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pash
09-24-2006, 11:23 PM
Do these sentences indicate possession, obligation/compulsion, or both (all three).

Meet you at six. Just now I have a letter to write.

I'll be with you later. I have famished dog to feed.

TheIT
09-24-2006, 11:29 PM
I'm not a linguist, but this is my take (American English):



Meet you at six. Just now I have a letter to write.


Obligation. This could also be worded: I must write a letter. Possession is somewhat implied since no one else could write my letters.



I'll be with you later. I have a famished dog to feed.

Again, obligation. Note that "famished dog" ought to be qualified with "a" since there's only one dog. "I have a dog to feed" implies that I am obligated to feed the dog, but there's no proof that I own the dog in question. I could be talking about my dog, but I could also be talking about my friend's dog.

Medievalist
09-24-2006, 11:35 PM
This is essentially using the kind of parsing for modal constructions that associates the modal verb/helping verb with one of six functions.

Technically it is all three, but the primary function is obligation/compulsion.

pash
09-25-2006, 03:22 AM
<Technically it is all three, but the primary function is obligation/compulsion.>

What do you mean by "technically"?

pash
09-25-2006, 03:25 AM
<Obligation. This could also be worded: I must write a letter. Possession is somewhat implied since no one else could write my letters.>

That's true.

I see a difference between these two regarding obligation or lack of it:

I have a letter to write

I want to write a letter
.............

For me, there is no possession in the first one. I feel it has the same meaning as "I have to write a letter."

TheIT
09-25-2006, 03:35 AM
"I have a letter to write" and "I have to write a letter" are the same. Both imply that I must write the letter. I might or might not want to do it, but I am obliged to write the letter.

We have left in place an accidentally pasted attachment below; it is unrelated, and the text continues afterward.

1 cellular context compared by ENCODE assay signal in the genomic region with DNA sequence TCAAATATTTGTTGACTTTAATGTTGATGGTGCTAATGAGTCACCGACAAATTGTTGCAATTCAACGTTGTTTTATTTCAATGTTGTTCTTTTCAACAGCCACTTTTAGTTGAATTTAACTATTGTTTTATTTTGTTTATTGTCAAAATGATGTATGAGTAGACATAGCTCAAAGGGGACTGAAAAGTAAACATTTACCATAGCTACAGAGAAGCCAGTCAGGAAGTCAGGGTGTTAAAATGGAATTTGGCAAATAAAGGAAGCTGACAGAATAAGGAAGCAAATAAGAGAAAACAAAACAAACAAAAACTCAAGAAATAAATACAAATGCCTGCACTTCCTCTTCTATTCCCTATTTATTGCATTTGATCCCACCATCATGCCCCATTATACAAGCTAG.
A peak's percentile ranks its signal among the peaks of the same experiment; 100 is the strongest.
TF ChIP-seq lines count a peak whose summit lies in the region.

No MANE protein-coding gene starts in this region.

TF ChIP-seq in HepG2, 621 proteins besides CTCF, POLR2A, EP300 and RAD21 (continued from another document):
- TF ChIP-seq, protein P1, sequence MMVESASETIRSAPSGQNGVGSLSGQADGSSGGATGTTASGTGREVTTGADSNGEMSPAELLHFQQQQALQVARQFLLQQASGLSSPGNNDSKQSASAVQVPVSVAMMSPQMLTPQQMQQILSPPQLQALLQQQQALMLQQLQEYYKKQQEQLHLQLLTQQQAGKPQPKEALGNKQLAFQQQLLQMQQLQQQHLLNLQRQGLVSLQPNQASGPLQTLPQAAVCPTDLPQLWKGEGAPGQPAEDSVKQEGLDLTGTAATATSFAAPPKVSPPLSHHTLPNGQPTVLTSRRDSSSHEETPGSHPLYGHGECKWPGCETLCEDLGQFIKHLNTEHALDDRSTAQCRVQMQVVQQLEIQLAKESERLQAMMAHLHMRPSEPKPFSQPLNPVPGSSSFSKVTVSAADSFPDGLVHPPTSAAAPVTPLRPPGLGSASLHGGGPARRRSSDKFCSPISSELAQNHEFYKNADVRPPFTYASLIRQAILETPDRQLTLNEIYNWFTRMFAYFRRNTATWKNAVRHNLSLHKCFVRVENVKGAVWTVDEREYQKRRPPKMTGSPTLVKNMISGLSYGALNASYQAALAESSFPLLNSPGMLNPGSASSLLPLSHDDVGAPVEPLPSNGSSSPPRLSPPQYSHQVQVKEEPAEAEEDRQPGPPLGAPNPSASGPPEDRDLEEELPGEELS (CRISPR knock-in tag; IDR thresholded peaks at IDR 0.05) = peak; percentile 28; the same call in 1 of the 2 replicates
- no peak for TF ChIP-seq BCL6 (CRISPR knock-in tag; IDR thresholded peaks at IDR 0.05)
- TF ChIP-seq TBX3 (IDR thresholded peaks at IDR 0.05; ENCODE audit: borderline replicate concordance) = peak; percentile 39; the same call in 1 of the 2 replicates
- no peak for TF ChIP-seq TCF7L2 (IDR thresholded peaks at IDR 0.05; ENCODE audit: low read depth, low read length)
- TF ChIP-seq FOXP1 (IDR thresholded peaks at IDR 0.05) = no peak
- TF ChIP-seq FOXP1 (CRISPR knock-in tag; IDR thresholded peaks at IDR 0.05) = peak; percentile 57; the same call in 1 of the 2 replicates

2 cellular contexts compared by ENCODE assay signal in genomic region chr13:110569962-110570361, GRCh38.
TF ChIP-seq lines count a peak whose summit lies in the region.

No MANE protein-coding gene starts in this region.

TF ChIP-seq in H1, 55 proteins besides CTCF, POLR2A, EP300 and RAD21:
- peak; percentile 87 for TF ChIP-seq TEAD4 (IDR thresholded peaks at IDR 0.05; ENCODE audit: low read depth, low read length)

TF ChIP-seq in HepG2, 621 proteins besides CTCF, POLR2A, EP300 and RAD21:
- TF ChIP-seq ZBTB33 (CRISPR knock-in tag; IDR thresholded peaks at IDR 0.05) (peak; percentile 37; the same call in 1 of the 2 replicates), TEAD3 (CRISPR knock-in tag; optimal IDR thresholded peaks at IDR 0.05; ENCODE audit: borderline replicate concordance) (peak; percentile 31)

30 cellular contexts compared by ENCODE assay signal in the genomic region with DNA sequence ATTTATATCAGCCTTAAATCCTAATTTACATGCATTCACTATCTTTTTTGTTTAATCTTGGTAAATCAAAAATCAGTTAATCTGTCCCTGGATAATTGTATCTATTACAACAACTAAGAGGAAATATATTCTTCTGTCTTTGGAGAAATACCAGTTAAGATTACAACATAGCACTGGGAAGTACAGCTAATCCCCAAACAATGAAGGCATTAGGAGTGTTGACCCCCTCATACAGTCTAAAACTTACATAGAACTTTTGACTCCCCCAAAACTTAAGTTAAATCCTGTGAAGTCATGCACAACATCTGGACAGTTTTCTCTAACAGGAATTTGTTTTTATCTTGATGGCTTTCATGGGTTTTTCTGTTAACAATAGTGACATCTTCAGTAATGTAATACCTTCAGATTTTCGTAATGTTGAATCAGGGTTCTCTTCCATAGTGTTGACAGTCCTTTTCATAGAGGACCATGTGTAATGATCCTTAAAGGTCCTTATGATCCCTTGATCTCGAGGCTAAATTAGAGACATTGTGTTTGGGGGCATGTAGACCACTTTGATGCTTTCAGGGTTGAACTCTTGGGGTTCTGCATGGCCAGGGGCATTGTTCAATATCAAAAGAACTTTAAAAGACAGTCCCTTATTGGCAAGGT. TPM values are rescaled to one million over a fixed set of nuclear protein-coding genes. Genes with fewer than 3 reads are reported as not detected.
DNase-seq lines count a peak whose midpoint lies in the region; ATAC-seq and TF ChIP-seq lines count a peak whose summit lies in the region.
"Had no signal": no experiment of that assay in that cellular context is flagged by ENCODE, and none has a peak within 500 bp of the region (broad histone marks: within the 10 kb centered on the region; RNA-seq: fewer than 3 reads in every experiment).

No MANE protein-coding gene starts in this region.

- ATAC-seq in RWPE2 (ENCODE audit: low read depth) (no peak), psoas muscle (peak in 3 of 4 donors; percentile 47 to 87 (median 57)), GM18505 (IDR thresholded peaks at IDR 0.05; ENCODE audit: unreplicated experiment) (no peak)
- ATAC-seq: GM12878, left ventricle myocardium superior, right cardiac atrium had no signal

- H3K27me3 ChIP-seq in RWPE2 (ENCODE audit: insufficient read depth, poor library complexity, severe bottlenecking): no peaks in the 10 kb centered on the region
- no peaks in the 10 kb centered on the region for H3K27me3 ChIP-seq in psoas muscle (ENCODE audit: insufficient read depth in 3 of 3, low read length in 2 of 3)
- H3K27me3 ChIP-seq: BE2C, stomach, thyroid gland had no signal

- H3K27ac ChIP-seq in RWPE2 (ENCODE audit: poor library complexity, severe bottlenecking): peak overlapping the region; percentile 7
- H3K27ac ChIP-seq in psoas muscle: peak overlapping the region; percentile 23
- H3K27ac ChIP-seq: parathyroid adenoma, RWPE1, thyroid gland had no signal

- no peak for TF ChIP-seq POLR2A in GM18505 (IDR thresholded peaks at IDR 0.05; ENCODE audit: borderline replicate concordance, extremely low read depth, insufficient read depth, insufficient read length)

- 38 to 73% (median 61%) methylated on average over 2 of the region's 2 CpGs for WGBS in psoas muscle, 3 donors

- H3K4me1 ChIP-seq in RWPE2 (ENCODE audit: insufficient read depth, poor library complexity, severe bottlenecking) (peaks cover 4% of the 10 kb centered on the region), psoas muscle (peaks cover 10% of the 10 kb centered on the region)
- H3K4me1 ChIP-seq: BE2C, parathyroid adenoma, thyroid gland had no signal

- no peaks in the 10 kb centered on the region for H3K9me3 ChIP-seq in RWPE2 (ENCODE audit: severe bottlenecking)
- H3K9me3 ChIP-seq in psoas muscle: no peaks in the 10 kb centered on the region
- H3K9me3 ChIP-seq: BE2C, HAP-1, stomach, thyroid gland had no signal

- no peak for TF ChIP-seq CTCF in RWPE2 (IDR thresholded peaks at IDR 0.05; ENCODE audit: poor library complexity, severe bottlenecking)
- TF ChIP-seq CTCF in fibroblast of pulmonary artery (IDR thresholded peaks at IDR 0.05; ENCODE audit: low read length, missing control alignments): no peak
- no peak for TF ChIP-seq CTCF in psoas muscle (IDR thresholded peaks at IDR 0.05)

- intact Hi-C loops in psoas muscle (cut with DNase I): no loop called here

"I want to write a letter" implies willingness to write the letter but no sense of obligation. I want to do it, but without other information there's nothing to say that I have to do it.

Pash, I'm not quite sure what you mean by possession.

Medievalist
09-25-2006, 03:59 AM
<Technically it is all three, but the primary function is obligation/compulsion.>

What do you mean by "technically"?

It's also possession because one can neither write a letter one does not have, nor feed a dog that one does not, in some sense "have."

pash
09-25-2006, 02:43 PM
...

Pash, I'm not quite sure what you mean by possession.

Neither am I. In language classes all over the world teachers say that the form "have + obj + to + V" expresses possession. Puzzles me. Just where is the possession in "I have a plane to catch". Am I Bill Gates? Do I own a plane?

Medievalist
09-25-2006, 06:37 PM
Look at it this way; when you take a friend to the airport you say, "Look, there's your plane."

Mind, the plane is owned by Delta, but it's the one your friend is going to board.

pash
09-25-2006, 08:04 PM
Look at it this way; when you take a friend to the airport you say, "Look, there's your plane."

Mind, the plane is owned by Delta, but it's the one your friend is going to board.

OK. Good one, but here?

Can't talk now, I have man I must meet.

pash
09-25-2006, 08:07 PM
Which would you choose and why? Maybe all three? But why?

Can't talk now, I have a man I must meet.
Can't talk now, I have a man I have to meet.
Can't talk now, I have a man to meet.

Medievalist
09-25-2006, 08:23 PM
All three; it's the speaker's particular man. Not just any man.